Baskets of Hope

Rural Africa Crafts helps alleviate poverty

Located in the Upper East Region of Ghana, West Africa, the town of Bolgatanga—the regional capital of the Upper East Region—is plagued with two extreme and harsh seasons: exceedingly hot and dry or rainy.  The majority of the population lives in rural areas where survival depends on subsistence farming. All farming activities occur during the five-month rainy season from May to September. In spite of the challenges in cultivating crops, there is another occupation for the people of Bolgatanga: basket weaving.

According to Dominic Abakuri, Director of Rural Africa Crafts Limited (RAC), “Basket weaving is the hope for the rural population. The Bolga basket is a traditional handicraft product exclusively woven by the indigenous people of Bolgatanga in Northern Ghana, Africa. The majority of the weavers, who are women, depend on the sale of their baskets as a major source of income to feed themselves and their children.”  

The traditional bolga basket is a functional basket which is used as a sieve to filter millet malt into making a local alcoholic drink known as pito. It is woven without a handle with the ends of the straw untrimmed.

The baskets are mostly woven in-doors in the respective houses of the artisans. They come in a multitude of colorful patterns, designs, and shapes ranging from the traditional round market basket to baby baskets, U and oval-shoppers. In total, there at least 20 different shapes of the bolga basket.

For Dominic Abakuri, Rural Africa Crafts Limited is not just another business to maximize profit. “We are on a mission with a vision to create economic opportunities for socially and economically marginalized craft producers of Northern Ghana in Africa. The goal is to alleviate rural poverty for the most vulnerable producers in rural communities who are endowed with amazing traditional craft skills, paying attention to equitable, sustainable and environmentally safe practices.”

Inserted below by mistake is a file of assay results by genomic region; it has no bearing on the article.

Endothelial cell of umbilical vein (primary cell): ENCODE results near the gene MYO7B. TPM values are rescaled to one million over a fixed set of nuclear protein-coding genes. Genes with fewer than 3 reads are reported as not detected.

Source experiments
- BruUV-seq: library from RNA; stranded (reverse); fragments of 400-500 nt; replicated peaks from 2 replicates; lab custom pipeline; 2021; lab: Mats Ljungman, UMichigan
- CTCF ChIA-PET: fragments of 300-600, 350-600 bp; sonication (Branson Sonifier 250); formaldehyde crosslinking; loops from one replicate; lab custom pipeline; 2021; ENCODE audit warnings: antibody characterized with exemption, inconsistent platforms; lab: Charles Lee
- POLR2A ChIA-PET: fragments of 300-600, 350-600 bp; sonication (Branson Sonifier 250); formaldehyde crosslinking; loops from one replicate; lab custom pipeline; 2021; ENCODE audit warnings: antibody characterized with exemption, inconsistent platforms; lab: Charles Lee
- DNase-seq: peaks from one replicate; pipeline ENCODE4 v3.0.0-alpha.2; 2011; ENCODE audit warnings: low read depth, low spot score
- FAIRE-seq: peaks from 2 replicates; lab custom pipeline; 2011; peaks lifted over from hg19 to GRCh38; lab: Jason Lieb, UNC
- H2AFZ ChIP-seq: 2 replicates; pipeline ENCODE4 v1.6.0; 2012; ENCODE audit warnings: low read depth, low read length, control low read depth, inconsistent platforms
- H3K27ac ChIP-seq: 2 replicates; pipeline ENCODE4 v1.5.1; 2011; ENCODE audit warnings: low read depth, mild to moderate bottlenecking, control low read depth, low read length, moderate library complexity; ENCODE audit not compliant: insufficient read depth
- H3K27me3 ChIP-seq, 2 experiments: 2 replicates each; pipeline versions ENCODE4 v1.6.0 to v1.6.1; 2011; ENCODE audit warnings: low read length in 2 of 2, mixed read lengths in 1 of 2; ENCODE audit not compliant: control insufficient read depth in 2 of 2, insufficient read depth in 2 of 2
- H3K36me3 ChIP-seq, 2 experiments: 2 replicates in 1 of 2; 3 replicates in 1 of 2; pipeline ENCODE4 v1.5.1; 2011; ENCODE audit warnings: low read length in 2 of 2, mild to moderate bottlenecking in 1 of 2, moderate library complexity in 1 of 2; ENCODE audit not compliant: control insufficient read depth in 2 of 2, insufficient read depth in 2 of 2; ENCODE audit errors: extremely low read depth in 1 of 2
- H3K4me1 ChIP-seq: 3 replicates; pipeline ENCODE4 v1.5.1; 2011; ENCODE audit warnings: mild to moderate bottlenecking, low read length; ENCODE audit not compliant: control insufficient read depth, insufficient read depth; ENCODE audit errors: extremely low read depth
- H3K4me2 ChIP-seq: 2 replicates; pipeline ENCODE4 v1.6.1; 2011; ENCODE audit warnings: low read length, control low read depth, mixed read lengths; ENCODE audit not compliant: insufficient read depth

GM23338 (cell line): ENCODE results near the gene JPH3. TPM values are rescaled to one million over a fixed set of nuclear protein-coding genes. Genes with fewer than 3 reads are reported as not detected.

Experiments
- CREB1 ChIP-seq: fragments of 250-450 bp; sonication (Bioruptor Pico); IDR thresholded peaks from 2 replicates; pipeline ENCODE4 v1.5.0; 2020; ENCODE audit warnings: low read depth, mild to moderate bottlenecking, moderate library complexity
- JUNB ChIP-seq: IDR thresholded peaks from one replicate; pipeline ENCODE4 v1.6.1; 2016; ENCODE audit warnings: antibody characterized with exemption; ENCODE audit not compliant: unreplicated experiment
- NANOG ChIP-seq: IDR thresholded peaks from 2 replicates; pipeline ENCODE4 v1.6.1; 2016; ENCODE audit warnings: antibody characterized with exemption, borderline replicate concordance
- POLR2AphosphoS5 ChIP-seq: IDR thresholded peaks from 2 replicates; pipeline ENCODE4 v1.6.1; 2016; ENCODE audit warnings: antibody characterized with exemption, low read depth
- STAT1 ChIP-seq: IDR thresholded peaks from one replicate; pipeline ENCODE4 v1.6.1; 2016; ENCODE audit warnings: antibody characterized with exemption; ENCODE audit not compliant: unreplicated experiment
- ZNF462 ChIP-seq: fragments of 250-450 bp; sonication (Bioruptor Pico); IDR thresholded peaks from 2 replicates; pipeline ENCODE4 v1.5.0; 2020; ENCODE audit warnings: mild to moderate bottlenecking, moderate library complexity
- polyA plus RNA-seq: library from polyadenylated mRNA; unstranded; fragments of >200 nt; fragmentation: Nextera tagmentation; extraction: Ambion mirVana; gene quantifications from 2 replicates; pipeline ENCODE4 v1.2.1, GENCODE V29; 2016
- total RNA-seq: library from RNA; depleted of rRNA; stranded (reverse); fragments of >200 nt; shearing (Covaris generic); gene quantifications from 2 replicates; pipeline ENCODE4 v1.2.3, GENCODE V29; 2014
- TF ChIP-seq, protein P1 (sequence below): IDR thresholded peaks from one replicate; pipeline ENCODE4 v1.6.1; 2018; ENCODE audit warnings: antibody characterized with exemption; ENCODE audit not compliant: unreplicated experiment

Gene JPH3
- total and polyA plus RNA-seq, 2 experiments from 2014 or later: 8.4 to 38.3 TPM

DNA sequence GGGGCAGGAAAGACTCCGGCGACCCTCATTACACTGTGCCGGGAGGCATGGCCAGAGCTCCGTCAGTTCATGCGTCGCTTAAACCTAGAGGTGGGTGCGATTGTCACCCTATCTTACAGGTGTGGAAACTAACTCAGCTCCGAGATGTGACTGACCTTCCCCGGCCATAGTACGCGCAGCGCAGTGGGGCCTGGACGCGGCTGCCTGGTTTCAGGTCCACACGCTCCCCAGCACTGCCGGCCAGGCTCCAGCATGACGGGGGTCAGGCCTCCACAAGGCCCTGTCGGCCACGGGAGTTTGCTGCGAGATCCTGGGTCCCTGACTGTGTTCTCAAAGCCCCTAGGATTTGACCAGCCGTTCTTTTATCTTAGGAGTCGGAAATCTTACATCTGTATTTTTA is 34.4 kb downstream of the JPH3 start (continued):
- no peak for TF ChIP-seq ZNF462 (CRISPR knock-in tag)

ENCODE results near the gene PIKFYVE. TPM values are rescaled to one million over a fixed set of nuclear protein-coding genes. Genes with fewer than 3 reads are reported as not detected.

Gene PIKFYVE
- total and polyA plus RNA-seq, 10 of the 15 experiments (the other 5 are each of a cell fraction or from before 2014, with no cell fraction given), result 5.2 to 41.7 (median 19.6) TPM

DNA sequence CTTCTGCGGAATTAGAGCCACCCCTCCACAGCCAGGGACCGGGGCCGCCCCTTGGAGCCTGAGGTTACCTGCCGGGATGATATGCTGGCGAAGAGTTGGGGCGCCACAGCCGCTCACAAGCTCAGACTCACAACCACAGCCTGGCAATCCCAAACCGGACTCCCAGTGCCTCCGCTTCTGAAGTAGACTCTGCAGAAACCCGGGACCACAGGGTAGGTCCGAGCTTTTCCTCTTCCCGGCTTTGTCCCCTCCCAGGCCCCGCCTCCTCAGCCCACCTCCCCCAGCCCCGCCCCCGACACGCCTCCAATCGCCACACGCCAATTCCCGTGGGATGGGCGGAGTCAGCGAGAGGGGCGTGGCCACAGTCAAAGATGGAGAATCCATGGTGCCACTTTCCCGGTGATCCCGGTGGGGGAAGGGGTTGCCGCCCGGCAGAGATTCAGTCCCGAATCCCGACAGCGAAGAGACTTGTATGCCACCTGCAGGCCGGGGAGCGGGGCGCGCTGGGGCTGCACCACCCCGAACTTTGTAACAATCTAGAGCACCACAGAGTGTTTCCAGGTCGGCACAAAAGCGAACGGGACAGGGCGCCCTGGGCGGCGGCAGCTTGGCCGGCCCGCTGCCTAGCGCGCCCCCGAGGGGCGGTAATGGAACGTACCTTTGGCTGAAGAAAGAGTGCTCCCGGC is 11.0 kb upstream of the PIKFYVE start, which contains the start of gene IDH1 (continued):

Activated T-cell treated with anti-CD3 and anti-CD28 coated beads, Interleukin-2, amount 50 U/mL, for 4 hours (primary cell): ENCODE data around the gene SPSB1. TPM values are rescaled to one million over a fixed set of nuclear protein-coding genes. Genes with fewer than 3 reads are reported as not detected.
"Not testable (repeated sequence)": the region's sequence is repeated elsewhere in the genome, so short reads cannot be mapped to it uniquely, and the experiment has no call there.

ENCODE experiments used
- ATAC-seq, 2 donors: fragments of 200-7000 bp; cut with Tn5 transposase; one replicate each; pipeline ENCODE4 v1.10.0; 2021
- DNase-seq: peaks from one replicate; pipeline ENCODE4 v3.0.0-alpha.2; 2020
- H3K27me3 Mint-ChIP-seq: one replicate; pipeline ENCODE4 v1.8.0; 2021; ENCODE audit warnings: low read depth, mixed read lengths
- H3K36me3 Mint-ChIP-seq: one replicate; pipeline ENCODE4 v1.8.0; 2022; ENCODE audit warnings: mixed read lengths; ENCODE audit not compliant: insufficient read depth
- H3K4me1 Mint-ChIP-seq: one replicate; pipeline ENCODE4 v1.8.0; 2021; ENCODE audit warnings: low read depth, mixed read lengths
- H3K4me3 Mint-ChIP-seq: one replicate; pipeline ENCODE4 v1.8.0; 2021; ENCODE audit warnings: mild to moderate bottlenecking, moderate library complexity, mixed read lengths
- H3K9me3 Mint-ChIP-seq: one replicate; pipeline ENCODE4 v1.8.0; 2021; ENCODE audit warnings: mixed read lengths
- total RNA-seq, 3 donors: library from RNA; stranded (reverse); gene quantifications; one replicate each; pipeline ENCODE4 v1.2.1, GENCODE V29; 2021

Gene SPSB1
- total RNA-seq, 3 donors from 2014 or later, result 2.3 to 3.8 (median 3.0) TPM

The organization has established a collaborative partnership relationship with producers rather than a factory-worker type relationship, and with the vision is to build the capacity of the producers to a level of independence rather than dependence. Currently, the company works with 615 women from nine groups from various local communities. 

“To achieve this, we value and appreciate the purchasing power of those who buy our products. We place a premium value on every single purchase and are most grateful. We believe that the buyer does not only deserve the best quality product and service but should also be empowered with knowledge about the weavers,  their culture and social values as well as the socio-economic conditions under which the products are made.”

From January 31st until February 3rd, 2016, Rural Africa Crafts will be exhibiting their new collections of baskets at NY NOW’s Artisan Resource at the Jacob K. Javits Convention Center in Manhattan with the goal to meet potential buyers and keep Northern Ghana’s basket weavers working and earning a sustainable income.

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